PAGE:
…..Of course, with its centralized party-state, top-down management, and repressive state apparatus, the socialist state did not leave much space for self-management or spontaneous communal organizing. To speak of “communal” property and management of resources in contemporary Bulgaria – and arguably in other post-socialist countries – is slightly embarrassing: in these highly atomized societies the term “community” does not exist on the ground and is hard to operationalize in any meaningful sense. Besides, neoliberal discourse and developmentalist ideology still control the imaginations of the majority of people from across the class spectrum. In the recent Bulgarian protest wave, both farmers and middle class Sofians expressed interest in “proper” capitalist development, investment, and management, all operating within the frame of free market competition. As one of the members of the coalition “For Vitosha” claimed at a public debate on “the commons”: “You cannot leave the ski-lift to the people from the village below the ski-track – this is non-sense. Only a private owner will develop it well under healthy competition”.
One of the more surprising developments cited by Ivancheva is the seizure of commons discourse by right-wing Bulgarian nationalists. She notes, “In its fight to reframe the issue at stake, the extreme right is claiming “the commons” on behalf of ethnically pure Bulgarians and blaming Roma, Turkish and increasingly, migrant minorities, for the concessions the state makes to them at the expense of Bulgarians. This highly distorted version of reality has now entered the press mainstream and has been adopted by circles much broader than the electorate of the extremists.”
Another red flag that Bulgarian commons raise is the proper boundaries of commons in a globally integrated world. Are commons confined to national territories? If not, it would appear that commons in richer countries are dependent upon certain forms of imperialist access to commons in poorer countries. How shall we deal with this fact? Ivancheva:
While the reclamation of “the universal commons” is driven by core countries in the world system on behalf of populations that lack basic resources on their territory, it maintains a highly colonialist dimension. We still live in a world in which resources and primary goods are abundant mostly at places where local populations live with extremely little and labour to provide countries with few locally abundant basic “commons” of their own, the extra consumption goods they require. When speaking of European primary goods such as food, oil, and services, we cannot forget that they often come from Africa, Asia, and Latin America.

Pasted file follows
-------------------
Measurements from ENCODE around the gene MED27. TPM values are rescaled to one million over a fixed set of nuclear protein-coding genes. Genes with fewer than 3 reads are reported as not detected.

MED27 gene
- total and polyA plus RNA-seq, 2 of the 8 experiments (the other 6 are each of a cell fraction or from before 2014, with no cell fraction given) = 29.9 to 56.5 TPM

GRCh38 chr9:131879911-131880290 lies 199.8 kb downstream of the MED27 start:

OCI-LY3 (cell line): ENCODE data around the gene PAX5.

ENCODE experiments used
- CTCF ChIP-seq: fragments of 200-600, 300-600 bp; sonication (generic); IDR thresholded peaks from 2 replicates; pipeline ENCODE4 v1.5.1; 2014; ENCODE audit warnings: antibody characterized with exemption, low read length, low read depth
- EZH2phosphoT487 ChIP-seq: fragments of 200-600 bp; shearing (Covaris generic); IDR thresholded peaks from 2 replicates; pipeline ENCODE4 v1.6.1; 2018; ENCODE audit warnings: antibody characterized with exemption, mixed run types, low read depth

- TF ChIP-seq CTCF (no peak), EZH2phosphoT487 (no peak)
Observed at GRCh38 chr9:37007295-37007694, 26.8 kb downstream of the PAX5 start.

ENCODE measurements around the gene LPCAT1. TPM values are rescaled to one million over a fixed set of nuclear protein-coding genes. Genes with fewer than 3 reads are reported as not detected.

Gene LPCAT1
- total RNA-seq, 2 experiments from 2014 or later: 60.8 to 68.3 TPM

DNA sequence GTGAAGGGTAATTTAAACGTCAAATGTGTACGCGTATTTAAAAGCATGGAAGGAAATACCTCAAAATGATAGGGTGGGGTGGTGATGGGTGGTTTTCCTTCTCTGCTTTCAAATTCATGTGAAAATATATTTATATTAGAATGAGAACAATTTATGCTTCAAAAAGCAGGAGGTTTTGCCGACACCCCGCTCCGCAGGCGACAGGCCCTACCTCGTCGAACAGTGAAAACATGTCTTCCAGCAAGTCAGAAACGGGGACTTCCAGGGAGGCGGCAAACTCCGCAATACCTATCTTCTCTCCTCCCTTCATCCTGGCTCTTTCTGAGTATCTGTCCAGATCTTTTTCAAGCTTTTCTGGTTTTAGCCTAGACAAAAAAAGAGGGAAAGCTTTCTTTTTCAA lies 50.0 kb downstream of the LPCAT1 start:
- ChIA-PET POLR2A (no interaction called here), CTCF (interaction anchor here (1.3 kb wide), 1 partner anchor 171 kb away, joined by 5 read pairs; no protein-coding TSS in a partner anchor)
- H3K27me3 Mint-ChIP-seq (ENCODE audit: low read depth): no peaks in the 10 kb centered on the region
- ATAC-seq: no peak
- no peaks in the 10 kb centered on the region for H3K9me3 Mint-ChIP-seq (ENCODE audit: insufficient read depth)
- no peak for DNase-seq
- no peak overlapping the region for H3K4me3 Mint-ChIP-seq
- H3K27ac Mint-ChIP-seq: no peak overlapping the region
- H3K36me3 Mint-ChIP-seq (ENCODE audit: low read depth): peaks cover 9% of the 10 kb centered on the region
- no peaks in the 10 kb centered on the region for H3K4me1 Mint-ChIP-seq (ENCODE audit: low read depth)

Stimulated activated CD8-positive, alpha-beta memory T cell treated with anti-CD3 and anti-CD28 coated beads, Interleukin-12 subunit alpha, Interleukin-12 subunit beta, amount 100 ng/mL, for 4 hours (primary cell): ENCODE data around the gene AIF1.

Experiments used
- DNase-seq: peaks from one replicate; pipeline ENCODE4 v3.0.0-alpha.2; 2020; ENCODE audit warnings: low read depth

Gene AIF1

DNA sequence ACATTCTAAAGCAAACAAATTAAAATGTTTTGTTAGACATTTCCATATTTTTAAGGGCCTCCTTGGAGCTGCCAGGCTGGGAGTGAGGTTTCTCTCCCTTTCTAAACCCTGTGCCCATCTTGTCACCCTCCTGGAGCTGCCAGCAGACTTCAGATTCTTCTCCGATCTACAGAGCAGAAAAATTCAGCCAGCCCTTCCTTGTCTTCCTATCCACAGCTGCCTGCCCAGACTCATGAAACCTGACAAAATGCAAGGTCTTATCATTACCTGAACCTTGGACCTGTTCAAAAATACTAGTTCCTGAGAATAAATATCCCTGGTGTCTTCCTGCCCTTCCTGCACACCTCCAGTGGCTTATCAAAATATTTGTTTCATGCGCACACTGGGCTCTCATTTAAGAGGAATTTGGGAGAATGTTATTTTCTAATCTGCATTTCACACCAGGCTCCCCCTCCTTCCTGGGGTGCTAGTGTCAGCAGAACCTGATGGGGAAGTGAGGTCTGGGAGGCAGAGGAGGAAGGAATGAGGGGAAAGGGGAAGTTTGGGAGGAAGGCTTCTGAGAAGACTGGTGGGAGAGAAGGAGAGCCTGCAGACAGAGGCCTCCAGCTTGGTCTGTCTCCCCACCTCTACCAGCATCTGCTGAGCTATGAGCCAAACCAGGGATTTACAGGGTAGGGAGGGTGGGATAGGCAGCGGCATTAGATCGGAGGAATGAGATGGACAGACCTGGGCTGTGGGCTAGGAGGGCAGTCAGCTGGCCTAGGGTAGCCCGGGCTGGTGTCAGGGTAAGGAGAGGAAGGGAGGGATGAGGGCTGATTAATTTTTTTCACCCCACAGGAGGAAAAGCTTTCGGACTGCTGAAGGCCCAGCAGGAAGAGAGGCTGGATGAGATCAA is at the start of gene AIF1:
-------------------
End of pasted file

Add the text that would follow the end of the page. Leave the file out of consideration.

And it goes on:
The overall problem of whether “the commons” are national, local, regional or universal remains still very much central to the debate. Despite this, in recent years the question of national sovereignty over basic resources is pushed off the political agenda with an air of superiority typical both of the liberal political correctness and of the European Left’s cosmopolitan pretense to universal entitlement. At the same time, liberal discourses are often strikingly shortsighted, focusing too often on access to “the commons” in order to provide leisure for elites and not the wider redistribution of access to goods and services. Thus, in contexts where “the communal” is not to be found in recent layers of history it urgently needs to be manufactured anew, avoiding both the nationalist and the colonial trap.”
I think Ivancheva unfairly ascribes the behavior of richer industrialized countries to commoners (when in fact that behavior is driven by corporatists and liberals). I also think she downplays the egalitarian motives of the European Left (I find very few elites – in Europe or elsewhere – with any interest in the commons). Liberals who talk about the commons rarely know what they're talking about and should not be taken as reliable spokespeople for the commons.
Still, Ivancheva raises an issue that the European Left may not fully appreciate (for which easy answers are certainly not at hand). How shall the commons be theorized when resource provisioning in the West is so intertwined with international markets that prey upon poorer, less industrialized countries? What are the ethically or politically proper boundaries of commons in this multilateral context? Difficult questions. The full article is here.